By Michael Citro on July 5, 2013 at 11:30 am
Just another (successful) college football coach, or the face of evil?

It’s been said many times on this site before, but the offseason is dark and full of terrors.  In the last week we’ve seen plenty of evidence of that.

Between articles doing everything but accusing Urban Meyer of being Aaron Hernandez’s accomplice in murder, and questionable internet personalities fingering Ohio State’s coach as a snitch for other schools’ already publicized wrongdoing — and making that seem somehow worse than actual, you know, violations — writers are going to the well in a time-tested method to generate pageviews: incite Buckeye fans.

I mean, it worked so well during that dark period from just before the 2011 Sugar Bowl through Jim Tressel’s expulsion from Columbus, it seems a sound plan. Pages are clicked. The stories are linked on various social media sites and blogs. We’re a ravenous audience, gobbling up every word. We’ve also grown defensive over the last few years and sometimes we just can’t help but click a link to see what’s been written about our program.

I’m not immune. I live in Orlando, home to some world-class Urban Meyer butthurt. I sometimes tune in just to see what stupidity is being propelled from the idiocy pulpit next. It’s the equivalent of eating those hard-looking, overcooked French fries with the blackened ends at the bottom of the bag. You know they’re going to suck but you can’t resist shoveling them in your mouth.

Clear-headed people of intellect realize that it makes no sense whatsoever to blame Meyer for anything Hernandez has done (allegedly; it will be some time before all the facts in the ongoing investigation come to light) as a member of the New England Patriots. Even if Meyer did coddle Hernandez in Gainesville…so what? Hundreds of athletes are coddled and don’t end up shooting people. You’ve watched many of them in Scarlet & Gray over the years on Saturday afternoons.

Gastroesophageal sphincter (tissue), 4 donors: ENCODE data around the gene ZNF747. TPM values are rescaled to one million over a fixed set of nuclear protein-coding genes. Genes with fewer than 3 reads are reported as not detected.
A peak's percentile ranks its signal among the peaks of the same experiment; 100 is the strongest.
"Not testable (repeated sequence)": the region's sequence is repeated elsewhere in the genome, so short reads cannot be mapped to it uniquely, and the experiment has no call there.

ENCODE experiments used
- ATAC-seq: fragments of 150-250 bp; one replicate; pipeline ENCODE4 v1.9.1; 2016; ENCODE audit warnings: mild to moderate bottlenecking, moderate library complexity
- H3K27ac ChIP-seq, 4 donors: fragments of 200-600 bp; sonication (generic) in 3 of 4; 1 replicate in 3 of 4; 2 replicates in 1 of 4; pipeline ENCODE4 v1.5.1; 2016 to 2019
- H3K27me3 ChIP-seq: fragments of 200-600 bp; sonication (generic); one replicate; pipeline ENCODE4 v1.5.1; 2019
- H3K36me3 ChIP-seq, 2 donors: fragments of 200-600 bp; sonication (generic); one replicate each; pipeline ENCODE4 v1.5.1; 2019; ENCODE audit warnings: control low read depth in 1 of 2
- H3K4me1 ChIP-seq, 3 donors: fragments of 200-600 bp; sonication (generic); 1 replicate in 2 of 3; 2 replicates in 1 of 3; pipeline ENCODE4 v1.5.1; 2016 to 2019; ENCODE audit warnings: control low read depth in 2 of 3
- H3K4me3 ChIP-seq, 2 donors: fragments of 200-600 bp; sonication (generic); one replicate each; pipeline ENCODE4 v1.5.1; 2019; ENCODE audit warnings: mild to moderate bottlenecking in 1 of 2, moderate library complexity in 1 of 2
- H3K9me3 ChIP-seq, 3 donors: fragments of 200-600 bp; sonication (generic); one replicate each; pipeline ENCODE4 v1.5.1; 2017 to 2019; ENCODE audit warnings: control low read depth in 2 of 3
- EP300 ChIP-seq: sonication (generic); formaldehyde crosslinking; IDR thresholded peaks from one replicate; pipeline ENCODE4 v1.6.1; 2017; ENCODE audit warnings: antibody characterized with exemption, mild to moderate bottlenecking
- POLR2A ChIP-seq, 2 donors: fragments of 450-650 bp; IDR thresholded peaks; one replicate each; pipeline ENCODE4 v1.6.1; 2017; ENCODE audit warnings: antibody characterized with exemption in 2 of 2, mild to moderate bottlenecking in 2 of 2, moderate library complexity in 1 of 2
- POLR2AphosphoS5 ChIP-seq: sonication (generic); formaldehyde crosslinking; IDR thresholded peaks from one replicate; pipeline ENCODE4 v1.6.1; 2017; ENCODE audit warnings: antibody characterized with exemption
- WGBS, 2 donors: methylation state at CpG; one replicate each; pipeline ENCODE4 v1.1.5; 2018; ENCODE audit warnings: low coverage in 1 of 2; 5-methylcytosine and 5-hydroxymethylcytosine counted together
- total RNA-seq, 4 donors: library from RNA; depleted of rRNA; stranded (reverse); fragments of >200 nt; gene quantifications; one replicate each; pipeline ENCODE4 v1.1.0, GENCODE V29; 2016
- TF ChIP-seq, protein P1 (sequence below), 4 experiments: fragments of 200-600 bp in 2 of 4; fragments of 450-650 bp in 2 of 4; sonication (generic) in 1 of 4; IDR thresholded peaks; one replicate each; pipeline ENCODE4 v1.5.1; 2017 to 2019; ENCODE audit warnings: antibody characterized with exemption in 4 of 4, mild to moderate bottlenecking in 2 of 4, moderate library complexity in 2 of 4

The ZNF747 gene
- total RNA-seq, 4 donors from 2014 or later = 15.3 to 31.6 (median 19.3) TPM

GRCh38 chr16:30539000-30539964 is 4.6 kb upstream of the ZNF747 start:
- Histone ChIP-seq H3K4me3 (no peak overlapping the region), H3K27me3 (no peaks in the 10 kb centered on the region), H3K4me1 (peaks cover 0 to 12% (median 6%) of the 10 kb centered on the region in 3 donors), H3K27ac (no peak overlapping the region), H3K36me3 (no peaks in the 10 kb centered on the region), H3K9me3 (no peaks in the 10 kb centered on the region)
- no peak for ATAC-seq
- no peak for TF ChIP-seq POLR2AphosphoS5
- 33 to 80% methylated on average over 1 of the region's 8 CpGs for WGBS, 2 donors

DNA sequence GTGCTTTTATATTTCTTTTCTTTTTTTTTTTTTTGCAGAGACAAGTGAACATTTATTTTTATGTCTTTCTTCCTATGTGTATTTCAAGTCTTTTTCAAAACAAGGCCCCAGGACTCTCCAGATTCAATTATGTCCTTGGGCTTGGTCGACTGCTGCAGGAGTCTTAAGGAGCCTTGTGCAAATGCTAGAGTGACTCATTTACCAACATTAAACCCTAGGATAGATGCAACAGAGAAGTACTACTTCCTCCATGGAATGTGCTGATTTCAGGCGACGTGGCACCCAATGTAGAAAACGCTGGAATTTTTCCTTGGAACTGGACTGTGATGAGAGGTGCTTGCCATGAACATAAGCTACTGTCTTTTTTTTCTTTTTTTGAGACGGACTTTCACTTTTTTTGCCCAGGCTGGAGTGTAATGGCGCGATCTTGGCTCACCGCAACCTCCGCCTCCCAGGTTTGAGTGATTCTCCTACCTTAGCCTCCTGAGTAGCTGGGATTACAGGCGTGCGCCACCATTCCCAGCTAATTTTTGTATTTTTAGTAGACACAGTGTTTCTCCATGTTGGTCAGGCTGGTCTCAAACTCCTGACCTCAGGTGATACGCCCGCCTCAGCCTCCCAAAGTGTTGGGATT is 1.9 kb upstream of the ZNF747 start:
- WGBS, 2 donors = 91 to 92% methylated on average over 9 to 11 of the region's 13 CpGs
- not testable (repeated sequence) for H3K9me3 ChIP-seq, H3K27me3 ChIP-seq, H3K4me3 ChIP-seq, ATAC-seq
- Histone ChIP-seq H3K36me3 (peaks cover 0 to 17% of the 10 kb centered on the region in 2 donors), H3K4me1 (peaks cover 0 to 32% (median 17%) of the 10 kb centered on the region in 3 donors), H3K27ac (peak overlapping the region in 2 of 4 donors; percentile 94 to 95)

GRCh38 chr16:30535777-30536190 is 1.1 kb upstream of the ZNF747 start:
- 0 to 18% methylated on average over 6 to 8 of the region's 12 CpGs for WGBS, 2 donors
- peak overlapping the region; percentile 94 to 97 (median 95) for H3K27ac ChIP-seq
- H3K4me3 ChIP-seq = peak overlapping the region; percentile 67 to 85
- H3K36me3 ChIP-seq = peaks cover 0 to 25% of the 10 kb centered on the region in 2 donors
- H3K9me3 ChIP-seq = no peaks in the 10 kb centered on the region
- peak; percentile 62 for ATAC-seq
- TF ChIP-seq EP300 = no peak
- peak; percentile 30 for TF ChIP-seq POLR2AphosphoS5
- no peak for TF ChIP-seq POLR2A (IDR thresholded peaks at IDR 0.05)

Urban Meyer’s tenure in Florida can’t be summarized by looking at Hernandez or the arrests of some of his players. His time in Gainesville similarly isn’t represented solely by Tim Tebow and his air of sainthood. As with most stories, the truth lies somewhere between the two extremes.

Good and evil?Neither guy is solely representative of Meyer's time at Florida.  

(As a brief aside, it’s not as if Meyer never kicked anyone off the team at Florida (even talented guys) — including a guy who would later win the Heisman Trophy.) Percy Harvin is widely regarded as one of the most coddled athletes Urban Meyer ever coached. As far as I know, he hasn’t killed anyone since being drafted by Minnesota. Meyer has at least one success story for every troubled-yet-talented athlete he has overseen.

Even when Meyer doesn’t want to talk about something, it gets painted in a negative light. And what is Meyer even supposed to say about Hernandez? First of all, we don’t even yet have a conviction here or even the completion of an ongoing investigation. Secondly, people tend to not enjoy talking about their failures and if Meyer couldn’t save Hernandez from himself, he likely views his time with the talented tight end as a mission that wasn’t accomplished.

Urban Meyer doesn’t owe the world an explanation for Aaron Hernandez, and the world shouldn’t expect or demand one from him.

Meyer acknowledged the discipline problems that occurred in Gainesville the day Ohio State introduced him as its head coach. Oh, by the way, Gator player arrests didn’t stop when he left. But even current arrests of players not even recruited by Meyer get linked back to him by some of the most trolly writers, because, pageviews and Ohio State outrage. Meanwhile, that enabler Meyer suspended a couple of his most talented guys from the team at Ohio State simply for peeing outside.

While I don’t believe in an anti-Ohio State bias in the media, the pragmatist in me says that agitating one of the most visible programs is worth a lot of clicks, which is always a good thing to show advertisers during the slowest part of the year. As one of the largest fan bases in the nation, Ohio State is an easy target for these tactics. As Michael Corleone said, “It’s not personal, Sonny. It’s strictly business.”

What can be done about it? Nothing, really. All one can reasonably do is to laugh it off and ignore it. By writing this, I have failed to do that. And no, I don’t want to talk about that right now.

View 31 Comments